7. Welcoming the Stranger

Art can also be disruptive. The artist is often the outsider, the powerful stranger who poses the unanswerable questions. Welcoming the stranger into our midst is the most direct way of acknowledging and respecting our own - and each otherís - vulnerability in the great mystery of what is to come.

8. Telling Our Stories

To be good storytellers also requires us to be good story listeners. Storytelling is not a performance but an act of intimate reciprocity. In this reciprocity, we create a bond with another. Stories introduce emotion into our conversations. Stories also encourage an open and curious mind and nurture a spirit of joy and delight.

9. Curating a Culture of Public Discourse

Large global movements signal the mostly unmet appetite among many to bring their voice to local and global governance. These gatherings represent the wave of the future. Every voice matters, and these voices can be heard most clearly when we advocate for environments that foster trust and integrity, interdependence across diverse disciplines, civic engagement, transparency and openness.

10. Igniting Many Points of Light

We need to retrain the eye to see the world not in silos but as networks and living systems that are seamless, organic and collaborative. Cultures of possibility are not hierarchical but horizontal. They are represented by broad-based and diverse networks of connection - many points of light - that create dynamic and fluid social fields for learning and co-generation.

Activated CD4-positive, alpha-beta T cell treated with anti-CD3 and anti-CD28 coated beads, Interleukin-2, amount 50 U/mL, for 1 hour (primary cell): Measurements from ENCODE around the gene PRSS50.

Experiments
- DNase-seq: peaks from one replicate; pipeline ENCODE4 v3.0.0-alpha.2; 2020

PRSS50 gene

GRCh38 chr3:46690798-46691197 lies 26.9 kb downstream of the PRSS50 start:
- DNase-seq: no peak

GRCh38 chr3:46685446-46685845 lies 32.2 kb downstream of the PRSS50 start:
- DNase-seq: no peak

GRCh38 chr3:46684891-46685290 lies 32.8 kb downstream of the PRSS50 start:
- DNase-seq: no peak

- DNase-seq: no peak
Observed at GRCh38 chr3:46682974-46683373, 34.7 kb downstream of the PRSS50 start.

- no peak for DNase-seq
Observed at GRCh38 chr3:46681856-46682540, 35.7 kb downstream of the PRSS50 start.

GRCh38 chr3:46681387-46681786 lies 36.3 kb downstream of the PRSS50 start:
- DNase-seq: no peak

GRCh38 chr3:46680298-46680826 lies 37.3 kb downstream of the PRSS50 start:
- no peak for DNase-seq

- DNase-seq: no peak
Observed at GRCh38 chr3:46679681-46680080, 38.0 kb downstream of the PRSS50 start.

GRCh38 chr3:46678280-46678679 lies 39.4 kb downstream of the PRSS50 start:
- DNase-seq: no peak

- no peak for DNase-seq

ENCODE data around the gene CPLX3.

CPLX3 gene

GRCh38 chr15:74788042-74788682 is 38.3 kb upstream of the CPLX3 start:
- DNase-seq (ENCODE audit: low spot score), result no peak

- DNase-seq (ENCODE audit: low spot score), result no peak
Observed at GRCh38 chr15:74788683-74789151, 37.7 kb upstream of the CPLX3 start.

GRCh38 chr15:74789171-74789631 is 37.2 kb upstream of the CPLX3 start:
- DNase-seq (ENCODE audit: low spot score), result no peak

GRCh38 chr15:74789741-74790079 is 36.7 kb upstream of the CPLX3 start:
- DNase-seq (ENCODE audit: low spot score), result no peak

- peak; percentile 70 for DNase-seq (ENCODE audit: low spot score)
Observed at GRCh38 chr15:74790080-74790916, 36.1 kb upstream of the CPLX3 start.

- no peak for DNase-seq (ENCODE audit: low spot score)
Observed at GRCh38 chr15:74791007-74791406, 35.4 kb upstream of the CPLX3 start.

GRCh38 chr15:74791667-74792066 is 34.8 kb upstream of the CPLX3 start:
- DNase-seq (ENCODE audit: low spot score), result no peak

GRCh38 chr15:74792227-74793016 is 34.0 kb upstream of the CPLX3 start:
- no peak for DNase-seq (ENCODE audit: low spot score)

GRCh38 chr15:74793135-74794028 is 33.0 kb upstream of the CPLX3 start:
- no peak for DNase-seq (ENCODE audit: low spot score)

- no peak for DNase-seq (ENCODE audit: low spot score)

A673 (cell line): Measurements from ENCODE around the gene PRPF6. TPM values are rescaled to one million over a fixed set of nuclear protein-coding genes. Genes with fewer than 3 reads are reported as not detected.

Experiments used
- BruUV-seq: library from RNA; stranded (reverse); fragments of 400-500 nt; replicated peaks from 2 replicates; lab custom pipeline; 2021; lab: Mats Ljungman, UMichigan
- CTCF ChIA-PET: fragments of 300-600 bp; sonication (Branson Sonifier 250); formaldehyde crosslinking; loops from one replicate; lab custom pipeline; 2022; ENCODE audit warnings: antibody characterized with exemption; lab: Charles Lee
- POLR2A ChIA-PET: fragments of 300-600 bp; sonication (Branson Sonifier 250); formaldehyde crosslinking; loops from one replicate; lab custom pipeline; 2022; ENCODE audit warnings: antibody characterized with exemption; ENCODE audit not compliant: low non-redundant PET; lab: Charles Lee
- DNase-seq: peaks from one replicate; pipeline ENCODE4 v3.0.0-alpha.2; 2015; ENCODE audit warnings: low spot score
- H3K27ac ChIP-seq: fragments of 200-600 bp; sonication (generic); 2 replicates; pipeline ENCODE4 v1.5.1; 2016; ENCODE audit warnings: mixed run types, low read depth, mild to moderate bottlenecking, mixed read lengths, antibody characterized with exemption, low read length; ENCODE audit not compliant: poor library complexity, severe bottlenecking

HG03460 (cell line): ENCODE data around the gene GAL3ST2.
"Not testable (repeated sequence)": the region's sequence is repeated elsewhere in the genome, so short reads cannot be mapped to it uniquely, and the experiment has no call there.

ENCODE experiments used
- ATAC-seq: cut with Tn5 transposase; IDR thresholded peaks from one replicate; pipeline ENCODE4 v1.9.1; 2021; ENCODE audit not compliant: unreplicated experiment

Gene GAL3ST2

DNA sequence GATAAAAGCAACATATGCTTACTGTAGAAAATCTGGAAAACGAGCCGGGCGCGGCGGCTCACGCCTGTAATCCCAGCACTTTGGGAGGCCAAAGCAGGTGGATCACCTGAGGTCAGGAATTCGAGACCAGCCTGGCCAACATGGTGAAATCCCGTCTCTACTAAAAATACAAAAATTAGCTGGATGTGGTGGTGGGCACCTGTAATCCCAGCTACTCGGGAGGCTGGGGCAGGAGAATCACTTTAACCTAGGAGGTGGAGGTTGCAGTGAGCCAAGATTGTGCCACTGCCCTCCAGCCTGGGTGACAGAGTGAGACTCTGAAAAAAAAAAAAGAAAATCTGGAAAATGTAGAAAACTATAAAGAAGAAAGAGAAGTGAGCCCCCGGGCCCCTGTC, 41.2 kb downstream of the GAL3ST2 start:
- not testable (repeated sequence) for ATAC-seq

11. Re-imagining Our Mythic Life Together

We need renewed myths, symbols and metaphors to express what cannot be spoken of literally. A myth does not present black-and-white answers but, rather, alternative perspectives from which we may choose those that feel most alive and intriguing to us.

Imaginal Cells: An Evolutionary Leap Forward

When we practice these principles we also stimulate the growth of new cellular structures which could be described as imaginal cells. These are the temporary cells that cause a caterpillar to metamorphosis inside its chrysalis and become a butterfly. In humans, they change our physiology in the same way that art and craft and dialogue practice do - they activate a part of our nervous system and open us to the possibility of metamorphosis and change.

The potential of these imaginal cells lies dormant in the caterpillar most of the time. It may also lie dormant within us and within communities in the same way. What may trigger them is the same kind of stimulus that signals their development in the caterpillar: that with the anticipation of a transformational change there is a corresponding shift toward a greater transparency and softening of our boundaries, a blending of our surfaces that enables new, more resilient, collaborative, resonant heart-centred forms to take shape.

In this context there is a moment of turning and in the turning, transformation happens. New liberating structures evolve out of the old. Each is enabled to do its work through the presence of the other and then, in the turning, a butterfly is born!

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About The Author

Michael Jones
Michael Jones

Michael Jones is a leadership educator, author and Juno-nominated pianist/composer. His most recent book, The Soul of Place: Re-imagining Leadership Through Nature, Art and Community, is the third in a series asking how leaders can re- imagine places as living systems inspired by nature, art, community and our deepening humanity.